Folk Fibers Blog / japanese
Nui Shibori: Stitch Resist
I made this stitched resist rabbit many years ago, but I still love it so. Nui shibori includes stitched shibori. A simple running stitch is used on the cloth then pulled tight to gather the cloth before submerging in a dye pot. Stitching affords flexibility and control to create designs of great variety, delicate or bold, simple or complex, pictorial or abstract. This technique allows for greater control of the pattern and greater variety of pattern, but it is much more time consuming. mokume shibori also known as woodgrain
I was introduced to shibori dye methods in college while taking the history of fabric class in the fibers dept at scad. Recently I have been revisiting the techniques. keeping an active indigo dye pot (along a slew of others) at my fingertips promotes the constant activity of testing and experimenting with cloth and color. I love resist dying and when I started studying shibori I found it was just the right sort of sophistication and historical context I was looking for in what I knew before as tie-dye. I don't see the resist dye techniques entering into the crafting of my quilts, for now...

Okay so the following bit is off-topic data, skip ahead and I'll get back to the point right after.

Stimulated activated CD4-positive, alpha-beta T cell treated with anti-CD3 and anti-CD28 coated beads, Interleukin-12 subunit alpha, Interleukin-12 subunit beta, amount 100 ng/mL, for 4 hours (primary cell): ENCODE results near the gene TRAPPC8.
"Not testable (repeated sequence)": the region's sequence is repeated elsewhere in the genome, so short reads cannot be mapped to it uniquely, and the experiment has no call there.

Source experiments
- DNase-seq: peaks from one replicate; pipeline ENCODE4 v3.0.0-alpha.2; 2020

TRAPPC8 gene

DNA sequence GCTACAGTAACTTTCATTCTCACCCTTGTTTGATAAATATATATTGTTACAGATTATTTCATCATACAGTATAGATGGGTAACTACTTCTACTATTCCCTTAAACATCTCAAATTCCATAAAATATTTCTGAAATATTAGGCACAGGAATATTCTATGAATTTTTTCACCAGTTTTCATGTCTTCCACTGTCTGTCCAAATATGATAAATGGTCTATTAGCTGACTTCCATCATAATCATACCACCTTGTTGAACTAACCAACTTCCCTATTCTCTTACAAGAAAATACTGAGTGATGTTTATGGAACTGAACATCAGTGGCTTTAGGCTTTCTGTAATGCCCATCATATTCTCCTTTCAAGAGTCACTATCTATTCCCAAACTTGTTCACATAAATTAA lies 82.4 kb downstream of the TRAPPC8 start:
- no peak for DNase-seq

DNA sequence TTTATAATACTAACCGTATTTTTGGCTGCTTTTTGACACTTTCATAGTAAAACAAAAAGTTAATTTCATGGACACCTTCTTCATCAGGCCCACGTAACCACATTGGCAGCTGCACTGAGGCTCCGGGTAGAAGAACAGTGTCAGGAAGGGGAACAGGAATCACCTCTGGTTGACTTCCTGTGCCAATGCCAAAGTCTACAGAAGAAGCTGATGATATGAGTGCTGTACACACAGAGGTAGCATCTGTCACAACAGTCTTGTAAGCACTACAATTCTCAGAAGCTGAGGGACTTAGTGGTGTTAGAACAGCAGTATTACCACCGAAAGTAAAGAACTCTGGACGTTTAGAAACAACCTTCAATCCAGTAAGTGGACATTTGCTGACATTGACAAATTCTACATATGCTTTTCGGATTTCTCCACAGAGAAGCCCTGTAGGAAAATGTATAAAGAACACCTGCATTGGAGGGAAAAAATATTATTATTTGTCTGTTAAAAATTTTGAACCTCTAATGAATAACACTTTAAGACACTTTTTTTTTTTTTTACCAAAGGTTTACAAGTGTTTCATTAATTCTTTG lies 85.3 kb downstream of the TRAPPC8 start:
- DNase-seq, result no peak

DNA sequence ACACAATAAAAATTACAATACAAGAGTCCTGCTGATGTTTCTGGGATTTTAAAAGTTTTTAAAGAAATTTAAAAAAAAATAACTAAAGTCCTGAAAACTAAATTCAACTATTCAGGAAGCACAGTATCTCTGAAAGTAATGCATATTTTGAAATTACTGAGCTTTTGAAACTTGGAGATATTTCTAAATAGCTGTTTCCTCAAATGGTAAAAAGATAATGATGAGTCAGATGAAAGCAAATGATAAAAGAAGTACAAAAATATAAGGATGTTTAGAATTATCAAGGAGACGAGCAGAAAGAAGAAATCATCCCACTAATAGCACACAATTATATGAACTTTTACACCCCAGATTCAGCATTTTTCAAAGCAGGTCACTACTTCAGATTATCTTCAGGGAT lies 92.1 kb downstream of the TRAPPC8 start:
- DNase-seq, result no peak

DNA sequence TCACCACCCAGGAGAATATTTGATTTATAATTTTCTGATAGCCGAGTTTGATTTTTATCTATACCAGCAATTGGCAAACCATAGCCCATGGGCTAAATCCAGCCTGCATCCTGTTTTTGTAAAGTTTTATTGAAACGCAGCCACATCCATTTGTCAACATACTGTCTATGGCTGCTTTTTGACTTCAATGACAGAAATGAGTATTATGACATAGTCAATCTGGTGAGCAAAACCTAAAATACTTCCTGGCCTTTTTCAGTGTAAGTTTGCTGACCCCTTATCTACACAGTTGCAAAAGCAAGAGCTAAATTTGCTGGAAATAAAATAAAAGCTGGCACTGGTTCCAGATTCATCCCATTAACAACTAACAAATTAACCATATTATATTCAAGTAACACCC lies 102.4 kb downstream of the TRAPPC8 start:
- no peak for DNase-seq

My Indigo Journey Begins
"Don't rush, life is long and there's no race to be the first to do anything with indigo, it's all been done for thousands of years. The big question is how do you make it your own, and that takes years and years." -Rowland Ricketts This year I have immersed myself in learning first-hand the age-old-traditions of growing, dying, and processing Indigo. Due to my years of experience in working on organic vegetable farms, I was able to start confident and strong with growing and harvesting Indigo; but then came the question of how to process indigo, meaning getting color from the plant onto fabric?...
I feel in love with quilting by virtue of sashiko. When I hand quilt I always use shashiko thread for durability and function, but most of all because of the beautiful history that defines it. Sashiko is a Japanese hand-stitiching technique, traditionally used by fisherman and farmers to repair holes in fabric. The plain-stitch technique originates from the working class and remote communities. It evolved from the need to protect, or mend, clothing and fabric. The basic technique is a small running stitch that follows the grain of the fabric, whereby horizontal rows of stitches are considered stronger than vertical rows. While the geometric...